Texas Surf Museum entrance

Texas Surf Museum entrance

Corpus Christi, my hometown, plays host to an aircraft carrier you can explore, an aquarium to tour, boats to ride, and lots of other coastal activities. I met my three sisters there in our childhood home, where our dear mom still lives, for the end of 2011. It was a rare treat for us to all be together in the Sparkling City by the Sea for the holidays.

An outing was in order New Year’s Eve, so we piled into a van and headed downtown to a place none of us had ever visited. Next to the Executive Surf Club, the best night spot in town and the site of my recent 40-year high school reunion, stands the Texas Surf Museum. An artful woodie station wagon beckoned us inside. We marveled at the wooden surf board replicas, recreated board work bench, old 8-mm wave-rider films, and other memorabilia. On the north wall is a map of the Texas coast bedecked with grainy photographs of surf shops, boards stuck in the sands, and groups of surfers, many of whom my elder sister, Betty, knew and remembered. I only body-surfed in my time, but we idolized our twin cousins, Gary and Terry, who were and are still avid surfers in Southern California. Lina’s brothers all surfed, too, mainly around Oceanside, where exists the California Surf Museum.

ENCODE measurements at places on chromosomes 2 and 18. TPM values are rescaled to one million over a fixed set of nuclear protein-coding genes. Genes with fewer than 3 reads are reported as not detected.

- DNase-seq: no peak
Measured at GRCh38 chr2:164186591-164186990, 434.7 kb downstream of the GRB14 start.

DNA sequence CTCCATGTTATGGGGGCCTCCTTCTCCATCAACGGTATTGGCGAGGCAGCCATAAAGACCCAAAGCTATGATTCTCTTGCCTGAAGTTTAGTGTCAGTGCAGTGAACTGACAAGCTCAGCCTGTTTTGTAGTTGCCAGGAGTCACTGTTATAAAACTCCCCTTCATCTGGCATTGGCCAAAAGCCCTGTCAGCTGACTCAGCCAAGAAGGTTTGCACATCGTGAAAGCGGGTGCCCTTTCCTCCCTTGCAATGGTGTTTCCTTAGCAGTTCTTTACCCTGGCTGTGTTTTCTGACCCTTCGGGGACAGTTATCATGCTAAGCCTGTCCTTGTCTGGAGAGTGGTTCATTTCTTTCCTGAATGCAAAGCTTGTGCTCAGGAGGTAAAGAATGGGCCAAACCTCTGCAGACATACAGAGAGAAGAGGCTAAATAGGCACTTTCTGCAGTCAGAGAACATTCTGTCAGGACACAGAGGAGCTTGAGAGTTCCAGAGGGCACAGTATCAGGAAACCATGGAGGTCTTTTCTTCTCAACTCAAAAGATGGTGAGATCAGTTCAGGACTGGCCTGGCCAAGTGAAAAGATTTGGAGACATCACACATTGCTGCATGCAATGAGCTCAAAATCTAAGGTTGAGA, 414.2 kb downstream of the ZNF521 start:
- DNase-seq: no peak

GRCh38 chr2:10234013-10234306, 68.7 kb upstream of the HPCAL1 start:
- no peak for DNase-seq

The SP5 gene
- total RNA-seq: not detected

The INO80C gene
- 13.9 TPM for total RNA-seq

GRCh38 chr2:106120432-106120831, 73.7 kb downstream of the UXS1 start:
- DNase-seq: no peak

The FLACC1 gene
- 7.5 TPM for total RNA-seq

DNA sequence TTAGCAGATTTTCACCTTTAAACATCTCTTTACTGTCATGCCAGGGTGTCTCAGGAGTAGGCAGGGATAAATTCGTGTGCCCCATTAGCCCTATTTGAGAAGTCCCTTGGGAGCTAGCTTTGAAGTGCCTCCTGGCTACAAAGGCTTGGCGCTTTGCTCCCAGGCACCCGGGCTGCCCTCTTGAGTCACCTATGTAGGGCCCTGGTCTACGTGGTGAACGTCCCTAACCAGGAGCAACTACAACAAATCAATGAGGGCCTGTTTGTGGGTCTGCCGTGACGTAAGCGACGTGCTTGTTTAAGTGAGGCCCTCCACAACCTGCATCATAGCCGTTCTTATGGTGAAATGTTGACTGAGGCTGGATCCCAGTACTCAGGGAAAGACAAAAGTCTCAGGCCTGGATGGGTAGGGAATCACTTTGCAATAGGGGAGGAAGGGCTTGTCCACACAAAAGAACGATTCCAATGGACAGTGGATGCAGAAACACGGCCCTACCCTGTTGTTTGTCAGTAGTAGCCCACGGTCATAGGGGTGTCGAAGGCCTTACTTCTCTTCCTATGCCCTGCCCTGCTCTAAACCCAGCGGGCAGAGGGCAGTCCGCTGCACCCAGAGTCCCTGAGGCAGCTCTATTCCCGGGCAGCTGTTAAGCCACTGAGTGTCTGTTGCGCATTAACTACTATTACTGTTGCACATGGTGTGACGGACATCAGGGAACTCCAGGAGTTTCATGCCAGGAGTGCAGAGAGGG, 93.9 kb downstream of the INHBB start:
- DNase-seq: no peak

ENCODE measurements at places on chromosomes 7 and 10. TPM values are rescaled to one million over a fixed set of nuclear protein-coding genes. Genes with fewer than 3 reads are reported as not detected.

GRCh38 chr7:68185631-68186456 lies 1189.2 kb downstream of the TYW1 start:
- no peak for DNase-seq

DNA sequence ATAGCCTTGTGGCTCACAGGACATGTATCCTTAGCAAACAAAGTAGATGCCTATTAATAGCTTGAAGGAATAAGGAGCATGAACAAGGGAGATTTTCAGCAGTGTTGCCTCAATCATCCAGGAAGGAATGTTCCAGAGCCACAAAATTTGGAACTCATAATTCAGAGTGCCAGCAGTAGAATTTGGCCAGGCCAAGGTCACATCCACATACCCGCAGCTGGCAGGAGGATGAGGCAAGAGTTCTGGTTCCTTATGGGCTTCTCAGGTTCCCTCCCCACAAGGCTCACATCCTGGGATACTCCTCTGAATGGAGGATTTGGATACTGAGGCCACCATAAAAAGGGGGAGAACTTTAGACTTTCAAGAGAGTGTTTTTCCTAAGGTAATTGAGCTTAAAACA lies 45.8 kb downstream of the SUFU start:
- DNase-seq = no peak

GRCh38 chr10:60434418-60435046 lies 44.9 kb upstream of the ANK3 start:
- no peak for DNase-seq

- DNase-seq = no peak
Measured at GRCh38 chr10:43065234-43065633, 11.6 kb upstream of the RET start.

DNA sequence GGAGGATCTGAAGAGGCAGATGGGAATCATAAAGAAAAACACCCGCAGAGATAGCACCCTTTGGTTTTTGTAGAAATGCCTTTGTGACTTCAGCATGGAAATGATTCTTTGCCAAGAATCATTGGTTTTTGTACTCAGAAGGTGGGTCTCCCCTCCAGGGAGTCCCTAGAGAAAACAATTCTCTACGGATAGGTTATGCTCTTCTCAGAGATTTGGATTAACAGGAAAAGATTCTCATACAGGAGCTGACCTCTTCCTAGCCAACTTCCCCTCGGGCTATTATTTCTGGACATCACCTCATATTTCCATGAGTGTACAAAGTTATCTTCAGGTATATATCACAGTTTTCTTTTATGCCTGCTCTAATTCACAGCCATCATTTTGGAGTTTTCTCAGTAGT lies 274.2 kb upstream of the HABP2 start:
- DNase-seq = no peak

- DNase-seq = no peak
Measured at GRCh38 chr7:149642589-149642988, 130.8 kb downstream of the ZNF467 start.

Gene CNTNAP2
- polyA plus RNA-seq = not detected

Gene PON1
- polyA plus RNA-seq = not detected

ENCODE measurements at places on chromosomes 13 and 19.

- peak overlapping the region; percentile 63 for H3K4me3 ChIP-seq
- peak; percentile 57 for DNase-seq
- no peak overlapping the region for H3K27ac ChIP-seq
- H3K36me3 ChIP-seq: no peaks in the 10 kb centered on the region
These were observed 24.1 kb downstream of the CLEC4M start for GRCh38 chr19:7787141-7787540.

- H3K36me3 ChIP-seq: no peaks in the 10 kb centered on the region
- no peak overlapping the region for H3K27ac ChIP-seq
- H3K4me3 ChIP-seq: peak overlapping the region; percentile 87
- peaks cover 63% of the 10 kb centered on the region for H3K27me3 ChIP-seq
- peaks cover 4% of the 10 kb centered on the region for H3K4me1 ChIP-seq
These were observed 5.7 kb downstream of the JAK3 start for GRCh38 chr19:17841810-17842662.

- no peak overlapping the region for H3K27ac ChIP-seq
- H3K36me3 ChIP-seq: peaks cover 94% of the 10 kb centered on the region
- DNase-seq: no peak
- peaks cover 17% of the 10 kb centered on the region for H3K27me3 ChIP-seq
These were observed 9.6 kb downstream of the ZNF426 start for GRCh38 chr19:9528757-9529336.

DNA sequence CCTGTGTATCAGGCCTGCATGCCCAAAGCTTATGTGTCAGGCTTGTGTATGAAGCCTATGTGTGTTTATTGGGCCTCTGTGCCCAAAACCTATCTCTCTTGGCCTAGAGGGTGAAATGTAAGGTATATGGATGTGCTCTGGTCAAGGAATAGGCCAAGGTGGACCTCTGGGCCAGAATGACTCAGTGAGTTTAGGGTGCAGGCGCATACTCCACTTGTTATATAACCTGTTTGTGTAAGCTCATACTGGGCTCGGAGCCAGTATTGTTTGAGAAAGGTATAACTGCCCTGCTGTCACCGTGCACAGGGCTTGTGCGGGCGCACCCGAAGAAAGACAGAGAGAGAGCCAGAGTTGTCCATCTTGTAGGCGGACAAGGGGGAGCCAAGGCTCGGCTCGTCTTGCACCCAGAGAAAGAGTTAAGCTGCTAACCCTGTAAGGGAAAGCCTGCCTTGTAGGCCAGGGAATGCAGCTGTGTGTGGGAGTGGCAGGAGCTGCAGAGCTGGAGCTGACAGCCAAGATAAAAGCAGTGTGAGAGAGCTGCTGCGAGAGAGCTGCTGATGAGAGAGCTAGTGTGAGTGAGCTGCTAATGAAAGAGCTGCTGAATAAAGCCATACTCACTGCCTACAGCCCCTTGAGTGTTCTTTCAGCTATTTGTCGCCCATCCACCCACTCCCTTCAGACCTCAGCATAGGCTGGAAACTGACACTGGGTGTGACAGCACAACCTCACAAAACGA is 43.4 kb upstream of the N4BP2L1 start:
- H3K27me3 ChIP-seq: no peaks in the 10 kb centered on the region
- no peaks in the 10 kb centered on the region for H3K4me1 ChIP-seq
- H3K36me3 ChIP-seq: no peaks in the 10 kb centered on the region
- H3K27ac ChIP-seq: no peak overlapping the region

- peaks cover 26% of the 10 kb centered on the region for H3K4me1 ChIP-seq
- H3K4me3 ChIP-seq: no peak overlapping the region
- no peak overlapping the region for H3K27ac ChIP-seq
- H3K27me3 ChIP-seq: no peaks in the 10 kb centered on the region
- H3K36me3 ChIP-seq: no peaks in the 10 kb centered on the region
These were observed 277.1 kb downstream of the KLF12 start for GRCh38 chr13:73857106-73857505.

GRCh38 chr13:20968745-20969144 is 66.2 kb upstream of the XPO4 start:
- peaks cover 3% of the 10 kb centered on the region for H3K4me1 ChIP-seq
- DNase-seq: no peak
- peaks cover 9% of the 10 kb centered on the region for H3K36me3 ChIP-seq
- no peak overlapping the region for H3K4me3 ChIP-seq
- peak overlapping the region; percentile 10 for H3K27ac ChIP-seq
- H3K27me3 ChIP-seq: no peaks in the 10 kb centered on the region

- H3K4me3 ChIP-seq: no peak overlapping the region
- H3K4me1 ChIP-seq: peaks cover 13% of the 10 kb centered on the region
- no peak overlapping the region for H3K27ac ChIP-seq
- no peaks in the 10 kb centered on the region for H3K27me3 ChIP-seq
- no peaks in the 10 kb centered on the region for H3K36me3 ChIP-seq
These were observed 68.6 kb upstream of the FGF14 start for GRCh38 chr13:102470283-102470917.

Queen of the Sea

by Pompeo Coppini

We lingered a while in the well-stocked gift shop before strolling across the South Texas Music Walk of Fame to the Club for lunch. In the shadow of one of the oldest shellcrete walls in CC, we gobbled up fried shrimp, chicken wraps, and burgers. After, we drove around our old haunts downtown and uptown, marveling at the Queen of the Sea bas-relief on the famed bluff that separates the two elevations.

Corpus is a wonderful place to be from. Who wants a tour?

Tx HC O Co

Texas Hill Country Olive Company

Wine tasting ranks as one of my most popular touring activities. My clients know and appreciate Texas Hill Country wines a lot these days for their brilliant quality and regional connection. As of this past weekend, however, my patrons and I discovered a brand-new stop on our route at a must-see attraction. The Texas Hill Country Olive Company grandly opened December 10 at its beautiful facility on Fitzhugh Road north of Dripping Springs.

I’d conducted many tours past the impressive sandstone building before, pointing out the rows of young olive trees behind. This day featured much to enjoy. Holiday-hatted co-owner Rick Mensik greeted us as we walked through the door. I got his card and he mine with mutual promises to trade links. First stop inside was the oil-tasting bar. The company makes three oil blends plus several flavors of balsamic vinegar. Off to the left stood the art, several spaces sporting wild horse photographs, paintings, and ceramics. The pressing and bottling room is around back.

Texas olive orchard

Texas olive orchard